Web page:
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More Than Just Rice Cakes : Tteok Museum
Rice Cake
The rice cake, or tteok. You might think of Korea’s ubiquitous glutinous rice dessert as nothing more than a tasty treat, but it’s so much more than that. Tteok is deeply ingrained into the daily lives of the Korean people — wherever there is a major rite of passage, there is tteok. The Tteok Museum, located on the second and third floors of the Institute of Traditional Korean Food, takes visitors through the rich history and tradition of Korea’s favorite dessert. What’s more, it gives you a chance to learn the tteok-making process through hands-on programs and, of course, sample the wares in the first-floor cafe.
A Unique Institution

The Tteok Museum opened in 2002, and is the only museum of its kind in Korea. Explained guide Youn Young-sim, “Tteok is deeply ingrained in the daily lives of Koreans, but there were no museums for it. The museum was opened to show people the many kinds of tteok and disappearing tteok traditions.”
The museum is run by the Institute of Traditional Korean Food, one of Korea’s premier research and educational bodies dedicated to Korea’s national cuisine. The first floor of the museum examines the diverse world of the Korean rice cake, with displays breaking them down by season and preparation method. The second floor, however, looks at the use of rice cakes in the many rites of passage that traditionally marked the lives of Koreans.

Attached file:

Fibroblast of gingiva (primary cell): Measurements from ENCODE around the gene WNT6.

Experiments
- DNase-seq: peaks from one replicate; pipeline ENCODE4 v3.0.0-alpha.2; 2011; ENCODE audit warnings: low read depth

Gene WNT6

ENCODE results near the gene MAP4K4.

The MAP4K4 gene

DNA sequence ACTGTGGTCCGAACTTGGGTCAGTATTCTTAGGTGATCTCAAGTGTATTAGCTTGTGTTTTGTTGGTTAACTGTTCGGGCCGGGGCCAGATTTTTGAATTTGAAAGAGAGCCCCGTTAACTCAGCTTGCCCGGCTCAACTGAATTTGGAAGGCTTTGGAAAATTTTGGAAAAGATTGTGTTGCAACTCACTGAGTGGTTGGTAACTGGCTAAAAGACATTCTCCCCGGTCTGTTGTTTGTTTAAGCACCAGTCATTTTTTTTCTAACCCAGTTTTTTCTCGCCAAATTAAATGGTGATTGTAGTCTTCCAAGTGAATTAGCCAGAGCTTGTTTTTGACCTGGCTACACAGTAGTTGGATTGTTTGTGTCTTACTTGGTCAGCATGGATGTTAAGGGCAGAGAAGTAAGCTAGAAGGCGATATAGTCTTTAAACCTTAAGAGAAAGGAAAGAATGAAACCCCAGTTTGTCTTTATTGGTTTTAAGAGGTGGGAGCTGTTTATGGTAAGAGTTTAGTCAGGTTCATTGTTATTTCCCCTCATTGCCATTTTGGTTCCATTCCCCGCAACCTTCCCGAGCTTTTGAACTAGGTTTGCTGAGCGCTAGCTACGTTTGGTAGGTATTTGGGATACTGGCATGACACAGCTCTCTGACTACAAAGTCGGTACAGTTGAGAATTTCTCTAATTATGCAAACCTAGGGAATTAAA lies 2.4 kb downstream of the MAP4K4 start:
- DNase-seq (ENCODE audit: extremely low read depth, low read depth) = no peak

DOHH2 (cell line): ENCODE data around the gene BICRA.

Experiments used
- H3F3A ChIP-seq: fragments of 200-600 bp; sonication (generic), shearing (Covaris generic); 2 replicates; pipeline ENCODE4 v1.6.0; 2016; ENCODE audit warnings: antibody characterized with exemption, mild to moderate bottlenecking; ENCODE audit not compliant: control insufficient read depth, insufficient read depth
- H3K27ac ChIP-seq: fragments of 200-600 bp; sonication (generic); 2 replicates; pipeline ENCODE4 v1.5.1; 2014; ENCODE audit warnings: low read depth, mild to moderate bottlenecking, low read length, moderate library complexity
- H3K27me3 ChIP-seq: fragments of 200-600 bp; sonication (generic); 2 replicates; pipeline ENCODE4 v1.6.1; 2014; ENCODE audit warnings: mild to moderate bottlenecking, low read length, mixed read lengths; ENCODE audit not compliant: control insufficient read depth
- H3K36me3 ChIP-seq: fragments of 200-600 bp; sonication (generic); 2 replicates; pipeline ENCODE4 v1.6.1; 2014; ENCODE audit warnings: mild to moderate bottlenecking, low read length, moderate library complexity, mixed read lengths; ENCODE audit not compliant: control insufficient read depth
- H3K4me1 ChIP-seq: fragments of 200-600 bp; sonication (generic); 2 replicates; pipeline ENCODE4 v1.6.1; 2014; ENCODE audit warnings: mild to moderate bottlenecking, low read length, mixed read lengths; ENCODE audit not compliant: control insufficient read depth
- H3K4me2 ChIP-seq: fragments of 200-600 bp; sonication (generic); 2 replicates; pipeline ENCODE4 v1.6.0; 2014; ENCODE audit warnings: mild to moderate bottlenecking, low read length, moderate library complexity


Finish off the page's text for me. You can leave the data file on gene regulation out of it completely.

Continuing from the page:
2,000 Years of Tradition

Tteok is not only one of Korea’s most symbolic foods, but also one of its oldest. Youn explains, “Korea has been producing tteok for about 2,000 years, going back to the Three Kingdom’s Period. Now there are about 200 forms of rice cake — 198, precisely speaking.” 
Indeed, one of the things most fascinating about the displays is the mind-boggling diversity of sizes, shapes and colors in which tteok manifests itself. And the color is important, too — quite often, rice cakes are chosen for particular occasions thanks to their color and the role they play in Korea’s traditional yin-yang cosmology. Take, for instance, the white garae tteok commonly consumed sliced in tteokguk soup on New Year’s Day. New Year’s Day is traditionally considered a day with a lot of yang, or positive energy. White, too, symbolizes yang, hence the use of white garae tteok.

Other colors have their uses, too. Red, for instance, was commonly believed to be effective in scaring away ghosts, goblins and all other manners of things that go bump in the night. On Dongji, the winter solstice, red-bean porridge with rice cakes was served —the long night and its attendant beasties requiring culinary caution. Likewise, on the table of a first birthday, or dol, you’ll find rainbow-colored tteok. This symbolizes the hope that the child’s dreams will grow like a rainbow.